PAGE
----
Playing With The Big Boys

Creative License

When the founders behind Mindbridge.com escaped from the basement and rented an office, their location dilemma wasn't over: They had too much space. "When you have an empty office, the perception is `You're not busy; you're having financial problems,' " muses Testa, who one day was expecting a bigwig from GE Medical to visit. Since half the office could be seen from the conference room, Testa and Christian moved their employees into that portion of the building; the visiting exec saw a crowded, bustling environment. "It looked like we were one on top of each other," says Testa. "Psychologically, it probably looked like we were ready to bust out of our space." Nor is Testa above bringing in his wife and her co-workers to pose as staff.

Mindbridge.com, which now has 19 employees, isn't the only company to do magnifying tricks. "I'd have my friends do follow-up calls, so people would think I had all these employees following up my calls," recalls 24-year-old Billy Darnell, president and founder of Zoobee Inc., a 2-year-old company in Dallas that makes watches with animal designs (to the tick-tock of $250,000 in expected 1999 sales).

Pretending works. Two years after Testa and Christian remortgaged their houses and started Mindbridge.com for about $15,000, the company's 1999 sales are estimated at $1.3 million. Pretending also worked for Jason Alliott Walker, 26, and Mark Ian Colville, 27. Their company, Ian Alliott Inc., does performance and processing management consulting. Started with $40,000, their company expects sales of $3 million this year.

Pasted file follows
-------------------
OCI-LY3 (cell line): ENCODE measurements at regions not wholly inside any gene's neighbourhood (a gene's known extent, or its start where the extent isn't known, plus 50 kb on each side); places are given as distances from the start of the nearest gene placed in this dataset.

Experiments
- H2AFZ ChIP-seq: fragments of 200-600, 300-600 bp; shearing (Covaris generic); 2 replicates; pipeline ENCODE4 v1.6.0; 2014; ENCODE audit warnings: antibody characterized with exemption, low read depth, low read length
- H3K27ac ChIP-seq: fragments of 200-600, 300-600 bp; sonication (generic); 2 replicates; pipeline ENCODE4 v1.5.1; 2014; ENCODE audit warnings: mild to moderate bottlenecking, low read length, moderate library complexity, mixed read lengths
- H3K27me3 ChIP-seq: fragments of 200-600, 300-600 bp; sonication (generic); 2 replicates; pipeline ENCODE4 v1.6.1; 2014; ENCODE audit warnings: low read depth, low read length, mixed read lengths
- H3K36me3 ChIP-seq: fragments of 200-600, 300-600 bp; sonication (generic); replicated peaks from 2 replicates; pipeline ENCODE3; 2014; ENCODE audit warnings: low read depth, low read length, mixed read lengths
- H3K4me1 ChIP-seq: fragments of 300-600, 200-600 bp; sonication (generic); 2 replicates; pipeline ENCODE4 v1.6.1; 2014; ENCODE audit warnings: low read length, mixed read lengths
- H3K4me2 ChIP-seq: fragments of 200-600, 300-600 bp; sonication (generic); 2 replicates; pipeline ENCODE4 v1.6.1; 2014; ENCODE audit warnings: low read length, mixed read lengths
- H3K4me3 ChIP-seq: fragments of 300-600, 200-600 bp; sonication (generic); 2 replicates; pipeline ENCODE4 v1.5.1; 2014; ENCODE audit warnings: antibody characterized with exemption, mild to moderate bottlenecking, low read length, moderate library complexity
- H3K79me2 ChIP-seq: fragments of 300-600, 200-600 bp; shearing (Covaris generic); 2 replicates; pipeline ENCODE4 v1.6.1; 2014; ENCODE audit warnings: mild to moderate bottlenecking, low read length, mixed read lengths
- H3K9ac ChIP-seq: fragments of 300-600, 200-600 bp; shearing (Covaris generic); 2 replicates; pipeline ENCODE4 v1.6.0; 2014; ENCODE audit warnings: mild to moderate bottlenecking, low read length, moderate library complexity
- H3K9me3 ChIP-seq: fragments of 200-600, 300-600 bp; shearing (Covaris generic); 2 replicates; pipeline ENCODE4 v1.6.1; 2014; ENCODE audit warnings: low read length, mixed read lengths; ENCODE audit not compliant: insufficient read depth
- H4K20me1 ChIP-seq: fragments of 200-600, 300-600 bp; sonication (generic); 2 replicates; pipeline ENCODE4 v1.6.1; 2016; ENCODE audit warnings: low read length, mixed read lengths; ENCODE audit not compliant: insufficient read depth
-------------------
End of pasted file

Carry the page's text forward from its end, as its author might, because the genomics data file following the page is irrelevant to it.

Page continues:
If you're the type of person who thinks adding chocolate sprinkles to your scoop of vanilla means you have a certain joie de vivre, then pretending to be larger than you are is probably out of your league. But, remember, nobody is suggesting you lie. Carla Hannum, 30, founder and president of Crystal River Business Solutions Inc., a PR company in Santa Clara, California, specializes with her partner and CEO, Ben Hanna, 29, in making tiny high-tech companies seem huge. She explains it this way: "You can look bigger; you can use strategies that play on people's perceptions; but if confronted with a question, you'd best tell the truth."

Crystal River knows about trying to look large. The business has a staff of five, including the two founders, who are married. Hannum kept her maiden name because she doesn't want to advertise that it's a "family" business. She and Hanna also look young. "Ben keeps saying he wants to get gray hair," says Hannum, who has jokingly suggested he dye it.

"I don't think companies worry so much about appearing to be start-ups," agrees Sally Hayhow of the National Business Incubator Association (http://www.nbia.org), an organization dedicated to helping businesses seem larger than they are. "I think they worry about appearing inexperienced or incapable of handling clients' needs."

Geoff Williams has written for numerous publications, including Entrepreneur, Consumer Reports, LIFE and Entertainment Weekly. He also is the author of Living Well with Bad Credit.

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This article was originally published in the July 1999 print edition of Entrepreneur with the headline: Playing With The Big Boys.

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